For a company as renowned for its family friendly product as Disney, it has a history of scenes or sequences that are horrifying (if not outright depressing) – Mufasa getting trampled by the wildebeests, Bambi’s mother disappearing into the forest and pretty much everything that happens in “Pinocchio.” (Not to mention live-action atrocities like the end of “Old Yeller” and the beginning of “Pirates of the Caribbean: At World’s End.”) But nothing can prepare you for how sobering and deeply unsettling Disneynature’s “Polar Bear” (streaming on Disney+ this Friday, Earth Day) is.
“Polar Bear” is very much like other Disneynature entries that came before it (things like “Dolphin Reef” or “Penguins”) – it’s beautifully shot, featuring moments you never thought you’d seen (like when a beached whale becomes an unlikely polar bear pool party) and has top notch narration (this time courtesy of Catherine Keener). But in other ways it’s more somber and introspective; the narration is first-person, putting the viewer more directly in the plight of the polar bear. And it’s so overwhelmingly sad. By the end of the movie, you aren’t just worried about the fate of the polar bears; you’re concerned about the livelihood of the planet.
TheWrap spoke to directors Jeff Wilson and Alastair Fothergill about what it was like making “Polar Bear” and whether or not they think we’re all doomed.
Are you running out of animals? You’ve done so many movies.
Alastair Fothergill: Do you know that’s one of the most intelligent questions we’ve had all through this junket and I tell you why – it’s very, very challenging to find a star animal that people will love to watch. That’ll fill 75 minutes of drama. You might think pandas, we all love pandas. That’s true, but pandas do very little apart from eat bamboo and fart, so you would never do a Disneynature film on pandas. We chose polar bears because from our experience of working in the arctic, we absolutely knew there was an amazing story to be told about them and there’ll be no trouble at all in developing a powerful narrative that would last 75 minutes.
You bring up the narrative and this documentary feels very different from other Disneynature features. How did you establish the tone and voice for “Polar Bear,” especially after looking at so much footage?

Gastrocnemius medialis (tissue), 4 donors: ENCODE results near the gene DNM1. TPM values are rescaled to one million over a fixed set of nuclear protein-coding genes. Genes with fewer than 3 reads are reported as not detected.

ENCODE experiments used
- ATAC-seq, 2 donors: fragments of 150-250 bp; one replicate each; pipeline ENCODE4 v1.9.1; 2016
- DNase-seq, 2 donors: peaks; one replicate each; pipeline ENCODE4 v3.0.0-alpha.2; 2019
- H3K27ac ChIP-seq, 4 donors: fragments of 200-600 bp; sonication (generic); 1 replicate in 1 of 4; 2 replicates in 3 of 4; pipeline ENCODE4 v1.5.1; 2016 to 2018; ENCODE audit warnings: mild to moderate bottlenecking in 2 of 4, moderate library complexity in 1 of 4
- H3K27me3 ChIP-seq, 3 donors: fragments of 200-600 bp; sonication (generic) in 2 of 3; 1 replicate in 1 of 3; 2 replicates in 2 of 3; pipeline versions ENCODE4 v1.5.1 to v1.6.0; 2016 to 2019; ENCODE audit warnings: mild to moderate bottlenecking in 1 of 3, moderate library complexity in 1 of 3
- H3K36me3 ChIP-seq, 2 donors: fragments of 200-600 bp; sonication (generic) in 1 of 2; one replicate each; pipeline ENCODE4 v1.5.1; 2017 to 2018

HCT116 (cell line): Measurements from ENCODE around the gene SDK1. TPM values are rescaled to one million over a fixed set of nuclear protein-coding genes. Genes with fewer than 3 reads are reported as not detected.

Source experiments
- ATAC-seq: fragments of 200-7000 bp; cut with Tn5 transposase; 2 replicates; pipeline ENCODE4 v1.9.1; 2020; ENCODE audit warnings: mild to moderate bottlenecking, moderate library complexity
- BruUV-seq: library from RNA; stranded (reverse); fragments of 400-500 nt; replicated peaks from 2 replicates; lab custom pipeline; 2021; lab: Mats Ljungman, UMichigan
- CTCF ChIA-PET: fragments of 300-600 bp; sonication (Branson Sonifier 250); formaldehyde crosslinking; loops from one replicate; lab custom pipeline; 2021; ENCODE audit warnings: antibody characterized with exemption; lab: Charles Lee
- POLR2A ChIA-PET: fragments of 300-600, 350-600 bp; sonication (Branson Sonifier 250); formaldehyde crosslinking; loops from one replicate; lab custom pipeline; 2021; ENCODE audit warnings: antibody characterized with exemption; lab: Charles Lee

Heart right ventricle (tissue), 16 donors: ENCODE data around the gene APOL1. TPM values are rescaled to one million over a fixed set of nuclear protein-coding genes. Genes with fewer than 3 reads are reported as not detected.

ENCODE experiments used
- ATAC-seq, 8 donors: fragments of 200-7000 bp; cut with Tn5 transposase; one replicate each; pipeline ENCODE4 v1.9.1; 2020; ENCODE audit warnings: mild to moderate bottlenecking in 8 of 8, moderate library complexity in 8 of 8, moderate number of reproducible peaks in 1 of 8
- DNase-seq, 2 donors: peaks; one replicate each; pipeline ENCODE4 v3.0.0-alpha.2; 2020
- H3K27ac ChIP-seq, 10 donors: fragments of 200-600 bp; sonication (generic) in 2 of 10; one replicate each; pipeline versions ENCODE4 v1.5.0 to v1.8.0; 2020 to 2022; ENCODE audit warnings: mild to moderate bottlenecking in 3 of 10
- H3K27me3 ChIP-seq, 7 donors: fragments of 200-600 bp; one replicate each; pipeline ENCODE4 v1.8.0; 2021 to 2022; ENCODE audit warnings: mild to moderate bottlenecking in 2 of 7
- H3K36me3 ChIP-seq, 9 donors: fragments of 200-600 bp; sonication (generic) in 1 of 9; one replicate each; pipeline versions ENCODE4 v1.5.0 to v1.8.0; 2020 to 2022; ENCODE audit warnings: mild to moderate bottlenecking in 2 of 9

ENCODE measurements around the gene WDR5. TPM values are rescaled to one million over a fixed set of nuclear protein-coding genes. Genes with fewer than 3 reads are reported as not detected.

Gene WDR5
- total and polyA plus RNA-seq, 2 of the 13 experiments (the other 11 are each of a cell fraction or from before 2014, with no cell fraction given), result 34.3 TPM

Jeff Wilson: You’re right, and actually it was something that Alistair and I worried about a lot. We thought long and hard about presenting the narration in the first person and actually there were quite a few people who warned us against it because there’s not many films in the history of cinema that have pulled off first person narration for 75 minutes. It’s quite a rare thing, but we persisted with it and what we’ve found in doing so is that we were able communicate the important messages of the film by giving people a polar bear’s perspective. And by doing that through the first person we were actually kind of engaging our audiences more wholeheartedly in the story. I also think that it’s kind of crucial to bringing a different perspective to the climate change message.
That was very important for us to get across. To know what it’s like to be a polar bear experiencing that uncertainty, to experience the things that are happening around you that you don’t have any comprehension of. It actually mimics the human experience and by telling it in the first person, I think, is a very, very powerful tool that hasn’t been used before. Of course, we didn’t know it was really going to work until Catherine Keener’s fantastic voice was brought to the table and she embodied absolutely everything that Alistair and I dreamt about in terms of presenting this film and the character that’s central to the film. When she started reading that first person narration, was probably the first time that we really knew it was going to absolutely work.
Youalso toggle back and forth in time, which is also ambitious and different for a Disneynature movie. Where did that decision come from?
Alistair Fothergill: We knew that we always wanted to tell a 15-year story. We wanted to look back 15 years of a female’s life because over that time in the arctic where we made this film, there has been very significant change in the ice. Rather than do a shorter story, that wouldn’t have allowed us to tell that wider environmental message. It was ambitious because we are jumping forward in a number of the moments where the female bear is talking about the more drastic situation that she now faces and that had to run alongside a linear narrative of a four-month-old cub growing up until she has her very first cub.
Making those two stories run in parallel was a real challenge to us and we did lots of things. For instance, we did fades to white in and out of those flash-forwards. We asked the composer, Harry Gregson-Williams to write different music. Every time you go forward, he brings back this extraordinary instrument that he uses at the very beginning. It’s called a flugelhorn, which is very eerie particular sound and we thought that was the sound of the bear of the future. I don’t know if you thought it worked. We hoped it did.